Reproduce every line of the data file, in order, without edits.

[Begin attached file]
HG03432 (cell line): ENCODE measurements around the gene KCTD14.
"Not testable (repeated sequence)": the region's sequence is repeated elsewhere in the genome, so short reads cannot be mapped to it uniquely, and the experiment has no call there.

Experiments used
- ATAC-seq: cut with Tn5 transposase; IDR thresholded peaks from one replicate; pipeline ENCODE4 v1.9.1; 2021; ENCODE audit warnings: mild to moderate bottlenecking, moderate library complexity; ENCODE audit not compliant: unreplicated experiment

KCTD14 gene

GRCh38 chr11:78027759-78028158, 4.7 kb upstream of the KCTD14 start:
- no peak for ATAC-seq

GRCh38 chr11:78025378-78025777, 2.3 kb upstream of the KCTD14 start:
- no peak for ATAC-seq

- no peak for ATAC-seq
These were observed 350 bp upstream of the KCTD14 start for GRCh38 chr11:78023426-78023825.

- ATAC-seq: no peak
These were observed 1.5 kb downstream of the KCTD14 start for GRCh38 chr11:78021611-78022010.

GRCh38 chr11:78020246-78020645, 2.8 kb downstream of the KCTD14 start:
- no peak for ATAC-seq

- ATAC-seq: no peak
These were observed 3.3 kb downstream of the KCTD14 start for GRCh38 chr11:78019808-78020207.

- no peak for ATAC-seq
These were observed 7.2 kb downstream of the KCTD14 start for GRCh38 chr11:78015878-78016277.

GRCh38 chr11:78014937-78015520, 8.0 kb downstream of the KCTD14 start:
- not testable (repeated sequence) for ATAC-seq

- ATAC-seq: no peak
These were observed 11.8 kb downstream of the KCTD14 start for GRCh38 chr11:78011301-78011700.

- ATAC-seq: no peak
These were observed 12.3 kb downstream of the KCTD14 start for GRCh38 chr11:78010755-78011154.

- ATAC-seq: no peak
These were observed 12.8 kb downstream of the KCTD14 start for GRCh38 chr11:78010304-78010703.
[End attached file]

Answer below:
HG03432 (cell line): ENCODE measurements around the gene KCTD14.
"Not testable (repeated sequence)": the region's sequence is repeated elsewhere in the genome, so short reads cannot be mapped to it uniquely, and the experiment has no call there.

Experiments used
- ATAC-seq: cut with Tn5 transposase; IDR thresholded peaks from one replicate; pipeline ENCODE4 v1.9.1; 2021; ENCODE audit warnings: mild to moderate bottlenecking, moderate library complexity; ENCODE audit not compliant: unreplicated experiment

KCTD14 gene

GRCh38 chr11:78027759-78028158, 4.7 kb upstream of the KCTD14 start:
- no peak for ATAC-seq

GRCh38 chr11:78025378-78025777, 2.3 kb upstream of the KCTD14 start:
- no peak for ATAC-seq

- no peak for ATAC-seq
These were observed 350 bp upstream of the KCTD14 start for GRCh38 chr11:78023426-78023825.

- ATAC-seq: no peak
These were observed 1.5 kb downstream of the KCTD14 start for GRCh38 chr11:78021611-78022010.

GRCh38 chr11:78020246-78020645, 2.8 kb downstream of the KCTD14 start:
- no peak for ATAC-seq

- ATAC-seq: no peak
These were observed 3.3 kb downstream of the KCTD14 start for GRCh38 chr11:78019808-78020207.

- no peak for ATAC-seq
These were observed 7.2 kb downstream of the KCTD14 start for GRCh38 chr11:78015878-78016277.

GRCh38 chr11:78014937-78015520, 8.0 kb downstream of the KCTD14 start:
- not testable (repeated sequence) for ATAC-seq

- ATAC-seq: no peak
These were observed 11.8 kb downstream of the KCTD14 start for GRCh38 chr11:78011301-78011700.

- ATAC-seq: no peak
These were observed 12.3 kb downstream of the KCTD14 start for GRCh38 chr11:78010755-78011154.

- ATAC-seq: no peak
These were observed 12.8 kb downstream of the KCTD14 start for GRCh38 chr11:78010304-78010703.